For years, browsers of all kinds have included a private or incognito navigation option . The Apple native app for iOS or Mac OS X Safari is no exception and either from the computer, in File > New Private Window or from our iPhone and iPad by pressing on the + and select Private Browsing we can access it.
The private or incognito mode has privacy options activated which among other things does not store user data or history or searches or cookies, which in many cases is providential.
What is the private browsing mode
The truth is that it is a mode of navigation that always incites to think badly. Many directly think that it only serves for porn , but the reality is that it is an incorrect or incomplete perception and we will explain some cases to demystify it.
Think you want to give a boot to someone who lives with you and uses your iPad. After a while browsing looking for them, your browser has stored the cookies that will later be the cause that when you open other websites, in the section of personalized advertising you will see offers of those same boots ... because the surprise has already been annoying.
Another example would be when we are looking at hotels or flights and we see that suspiciously prices go up, but if we get to see the same offers from another site, the prices are the first time. Or to check how the positioning of our website is in the search engine. There are many possibilities of using the private mode of navigation.
... And yes, it also works for porn . Of course, even if it offers us extra privacy for other users of our devices, does not mean that our navigation is like a Samurai and is done without leaving a mark. If one day you have problems with the law and have to intervene your devices, that data see them without problem. Or if you sail at work and your boss wants to ask.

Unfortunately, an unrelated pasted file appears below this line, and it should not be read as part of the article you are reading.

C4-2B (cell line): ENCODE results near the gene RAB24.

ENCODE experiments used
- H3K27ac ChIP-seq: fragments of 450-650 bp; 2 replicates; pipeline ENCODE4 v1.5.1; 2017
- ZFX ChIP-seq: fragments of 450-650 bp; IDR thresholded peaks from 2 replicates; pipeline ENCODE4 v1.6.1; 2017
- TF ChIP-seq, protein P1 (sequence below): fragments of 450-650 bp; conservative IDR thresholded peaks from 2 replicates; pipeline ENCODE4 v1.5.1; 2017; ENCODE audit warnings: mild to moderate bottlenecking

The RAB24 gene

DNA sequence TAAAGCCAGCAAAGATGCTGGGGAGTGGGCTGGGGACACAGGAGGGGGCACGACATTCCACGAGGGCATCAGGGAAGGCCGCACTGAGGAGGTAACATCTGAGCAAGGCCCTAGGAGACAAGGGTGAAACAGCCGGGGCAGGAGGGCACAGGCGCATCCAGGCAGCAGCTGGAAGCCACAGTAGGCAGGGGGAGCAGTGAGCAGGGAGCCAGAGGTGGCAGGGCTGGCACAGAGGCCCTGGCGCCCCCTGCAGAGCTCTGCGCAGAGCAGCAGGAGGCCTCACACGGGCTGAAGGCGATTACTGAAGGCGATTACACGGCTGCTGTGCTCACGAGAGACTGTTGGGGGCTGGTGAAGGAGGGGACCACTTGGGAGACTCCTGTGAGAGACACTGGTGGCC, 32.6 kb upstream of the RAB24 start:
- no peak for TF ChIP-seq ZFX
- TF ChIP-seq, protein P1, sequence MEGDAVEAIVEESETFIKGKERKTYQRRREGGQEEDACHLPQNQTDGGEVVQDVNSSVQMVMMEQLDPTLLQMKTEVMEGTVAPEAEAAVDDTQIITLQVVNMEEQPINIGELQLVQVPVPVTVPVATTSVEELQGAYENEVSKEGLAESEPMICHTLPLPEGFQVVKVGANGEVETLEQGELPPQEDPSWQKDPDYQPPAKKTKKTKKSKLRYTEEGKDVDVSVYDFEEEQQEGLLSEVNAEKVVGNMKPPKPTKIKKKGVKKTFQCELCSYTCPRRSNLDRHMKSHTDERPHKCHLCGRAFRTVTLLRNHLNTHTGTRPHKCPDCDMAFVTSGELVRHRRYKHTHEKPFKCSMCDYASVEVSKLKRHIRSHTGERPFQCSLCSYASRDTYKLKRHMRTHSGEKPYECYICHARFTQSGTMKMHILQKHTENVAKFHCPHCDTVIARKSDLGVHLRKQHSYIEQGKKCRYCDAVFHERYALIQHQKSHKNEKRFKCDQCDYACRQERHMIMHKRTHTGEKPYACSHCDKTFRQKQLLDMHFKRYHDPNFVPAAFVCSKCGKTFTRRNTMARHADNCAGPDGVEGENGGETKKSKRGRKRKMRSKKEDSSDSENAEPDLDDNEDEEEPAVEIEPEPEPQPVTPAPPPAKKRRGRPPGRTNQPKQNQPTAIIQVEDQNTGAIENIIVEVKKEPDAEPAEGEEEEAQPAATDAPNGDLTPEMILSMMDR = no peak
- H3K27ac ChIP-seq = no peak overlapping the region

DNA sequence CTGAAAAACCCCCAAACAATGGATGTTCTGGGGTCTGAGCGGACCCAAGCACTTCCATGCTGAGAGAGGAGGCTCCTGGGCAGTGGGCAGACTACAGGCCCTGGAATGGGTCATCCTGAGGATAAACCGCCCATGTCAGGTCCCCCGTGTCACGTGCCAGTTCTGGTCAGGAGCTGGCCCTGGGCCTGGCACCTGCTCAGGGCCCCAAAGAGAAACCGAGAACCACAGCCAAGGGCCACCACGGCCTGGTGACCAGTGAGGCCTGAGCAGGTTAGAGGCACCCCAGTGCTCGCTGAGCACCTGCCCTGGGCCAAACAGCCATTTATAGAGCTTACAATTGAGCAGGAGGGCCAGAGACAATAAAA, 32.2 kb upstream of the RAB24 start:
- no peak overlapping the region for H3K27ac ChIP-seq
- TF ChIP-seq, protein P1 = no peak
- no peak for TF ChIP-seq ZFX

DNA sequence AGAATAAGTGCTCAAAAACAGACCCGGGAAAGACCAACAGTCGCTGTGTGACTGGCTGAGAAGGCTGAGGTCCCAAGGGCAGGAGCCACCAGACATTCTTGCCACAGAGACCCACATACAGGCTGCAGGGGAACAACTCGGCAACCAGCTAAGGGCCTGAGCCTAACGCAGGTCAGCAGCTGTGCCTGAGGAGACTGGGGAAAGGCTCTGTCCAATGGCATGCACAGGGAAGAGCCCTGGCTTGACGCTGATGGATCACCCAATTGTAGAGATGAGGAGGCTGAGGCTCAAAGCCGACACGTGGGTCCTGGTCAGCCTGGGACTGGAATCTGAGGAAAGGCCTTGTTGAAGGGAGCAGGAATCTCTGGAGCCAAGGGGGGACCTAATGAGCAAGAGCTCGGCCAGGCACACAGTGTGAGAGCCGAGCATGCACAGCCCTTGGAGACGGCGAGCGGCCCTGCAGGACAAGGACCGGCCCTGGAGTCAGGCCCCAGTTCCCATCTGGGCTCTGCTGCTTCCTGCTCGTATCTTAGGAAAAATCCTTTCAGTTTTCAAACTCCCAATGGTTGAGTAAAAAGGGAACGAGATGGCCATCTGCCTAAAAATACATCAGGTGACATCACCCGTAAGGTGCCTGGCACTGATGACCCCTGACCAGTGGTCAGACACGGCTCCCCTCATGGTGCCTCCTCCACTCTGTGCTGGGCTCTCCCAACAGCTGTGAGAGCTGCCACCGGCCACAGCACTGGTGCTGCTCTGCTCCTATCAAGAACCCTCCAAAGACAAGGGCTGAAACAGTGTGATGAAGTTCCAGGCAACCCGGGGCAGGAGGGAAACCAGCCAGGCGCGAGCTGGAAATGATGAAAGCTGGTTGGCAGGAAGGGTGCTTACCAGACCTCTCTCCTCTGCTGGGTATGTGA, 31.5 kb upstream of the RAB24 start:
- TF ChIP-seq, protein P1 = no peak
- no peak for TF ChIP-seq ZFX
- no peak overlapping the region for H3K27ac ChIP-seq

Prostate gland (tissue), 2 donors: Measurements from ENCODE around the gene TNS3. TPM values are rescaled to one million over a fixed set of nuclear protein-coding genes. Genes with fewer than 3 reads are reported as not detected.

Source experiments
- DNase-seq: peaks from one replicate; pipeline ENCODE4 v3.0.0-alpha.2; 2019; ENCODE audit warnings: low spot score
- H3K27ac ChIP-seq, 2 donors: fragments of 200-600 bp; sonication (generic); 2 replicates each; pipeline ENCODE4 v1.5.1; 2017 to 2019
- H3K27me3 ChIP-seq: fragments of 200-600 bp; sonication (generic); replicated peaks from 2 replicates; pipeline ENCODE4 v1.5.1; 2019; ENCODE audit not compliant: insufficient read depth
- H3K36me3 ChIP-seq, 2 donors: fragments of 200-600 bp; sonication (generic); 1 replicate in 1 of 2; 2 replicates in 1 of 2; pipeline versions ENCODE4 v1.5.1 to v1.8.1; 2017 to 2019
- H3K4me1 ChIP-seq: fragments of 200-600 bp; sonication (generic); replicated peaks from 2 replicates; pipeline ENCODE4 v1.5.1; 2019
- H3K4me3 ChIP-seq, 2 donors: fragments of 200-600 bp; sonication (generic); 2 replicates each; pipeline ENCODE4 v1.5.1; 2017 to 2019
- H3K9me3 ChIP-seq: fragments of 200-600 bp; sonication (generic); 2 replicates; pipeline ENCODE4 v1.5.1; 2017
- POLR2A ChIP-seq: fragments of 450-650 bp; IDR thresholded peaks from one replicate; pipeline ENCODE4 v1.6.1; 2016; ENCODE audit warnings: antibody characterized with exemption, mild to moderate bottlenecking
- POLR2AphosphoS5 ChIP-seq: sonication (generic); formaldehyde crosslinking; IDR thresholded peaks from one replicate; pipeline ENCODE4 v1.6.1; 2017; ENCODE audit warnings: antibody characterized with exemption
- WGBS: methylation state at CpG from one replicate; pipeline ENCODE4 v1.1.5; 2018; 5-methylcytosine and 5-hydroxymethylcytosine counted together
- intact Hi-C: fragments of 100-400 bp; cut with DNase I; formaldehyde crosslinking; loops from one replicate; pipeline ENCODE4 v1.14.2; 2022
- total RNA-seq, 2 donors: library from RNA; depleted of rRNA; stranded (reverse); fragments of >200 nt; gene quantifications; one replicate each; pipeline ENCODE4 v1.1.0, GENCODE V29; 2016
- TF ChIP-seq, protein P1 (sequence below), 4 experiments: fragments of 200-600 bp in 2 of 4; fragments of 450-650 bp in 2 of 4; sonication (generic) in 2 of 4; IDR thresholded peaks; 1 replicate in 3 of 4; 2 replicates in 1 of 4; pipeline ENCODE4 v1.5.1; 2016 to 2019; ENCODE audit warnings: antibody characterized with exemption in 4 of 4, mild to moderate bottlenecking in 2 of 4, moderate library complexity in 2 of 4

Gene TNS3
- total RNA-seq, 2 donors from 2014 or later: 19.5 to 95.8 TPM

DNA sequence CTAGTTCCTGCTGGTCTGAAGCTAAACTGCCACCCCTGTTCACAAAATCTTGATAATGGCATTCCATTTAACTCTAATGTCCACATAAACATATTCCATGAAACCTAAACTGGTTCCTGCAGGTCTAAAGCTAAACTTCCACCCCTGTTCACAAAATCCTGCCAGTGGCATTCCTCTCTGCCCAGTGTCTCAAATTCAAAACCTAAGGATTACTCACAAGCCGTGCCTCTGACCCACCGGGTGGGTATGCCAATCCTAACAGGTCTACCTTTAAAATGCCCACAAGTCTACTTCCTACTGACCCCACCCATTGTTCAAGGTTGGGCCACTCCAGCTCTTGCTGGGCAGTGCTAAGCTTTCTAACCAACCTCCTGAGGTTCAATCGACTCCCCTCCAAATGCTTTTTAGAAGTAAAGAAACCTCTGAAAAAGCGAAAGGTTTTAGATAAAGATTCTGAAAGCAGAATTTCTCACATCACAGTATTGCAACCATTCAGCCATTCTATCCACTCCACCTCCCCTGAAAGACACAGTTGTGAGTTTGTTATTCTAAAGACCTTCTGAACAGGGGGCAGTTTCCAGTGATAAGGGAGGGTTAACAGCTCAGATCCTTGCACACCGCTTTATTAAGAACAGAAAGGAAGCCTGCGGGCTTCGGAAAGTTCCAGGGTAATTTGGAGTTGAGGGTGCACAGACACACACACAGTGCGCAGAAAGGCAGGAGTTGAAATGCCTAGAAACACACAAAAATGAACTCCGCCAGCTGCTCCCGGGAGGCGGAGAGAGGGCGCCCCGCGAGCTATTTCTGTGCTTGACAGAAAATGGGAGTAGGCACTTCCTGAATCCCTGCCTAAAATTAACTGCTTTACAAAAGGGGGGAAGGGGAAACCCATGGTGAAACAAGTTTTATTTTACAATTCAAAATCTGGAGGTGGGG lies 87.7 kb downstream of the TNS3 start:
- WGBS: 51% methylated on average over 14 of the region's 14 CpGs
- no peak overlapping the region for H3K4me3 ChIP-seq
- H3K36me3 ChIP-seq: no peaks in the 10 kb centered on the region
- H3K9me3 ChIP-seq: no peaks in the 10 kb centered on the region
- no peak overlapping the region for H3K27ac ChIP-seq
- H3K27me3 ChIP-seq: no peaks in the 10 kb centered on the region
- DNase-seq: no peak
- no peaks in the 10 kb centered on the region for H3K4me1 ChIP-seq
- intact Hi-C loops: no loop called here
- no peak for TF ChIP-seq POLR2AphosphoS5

Is private browsing mode as discreet and secure as it seems?
According to a survey by DuckDuckGo reveals that perhaps we have the expectations too high placed in the private navigation mode . Users who answered said they have used this mode at least once, although 30% use it on a daily basis and 25% use it once a week ... mostly for compromised situations.
These users surveyed strongly believed that private browsing protected the user completely, even at the governmental legal level . Something that we insist is completely false: it protects us at the local user level, but the web pages that loads data stores equally, if not cookies, other data if such as your iP.
If we want a real private browsing we should complement it with the use of a VPN or use Tor style browsers , which makes anonymous all our data, so that our internet activity is not associated with our real identity.
After knowing these data, the debate opens: Do we need a more discreet and secure navigation mode that fully protects us or do you think that with local user level protection is enough?
Via | Xataka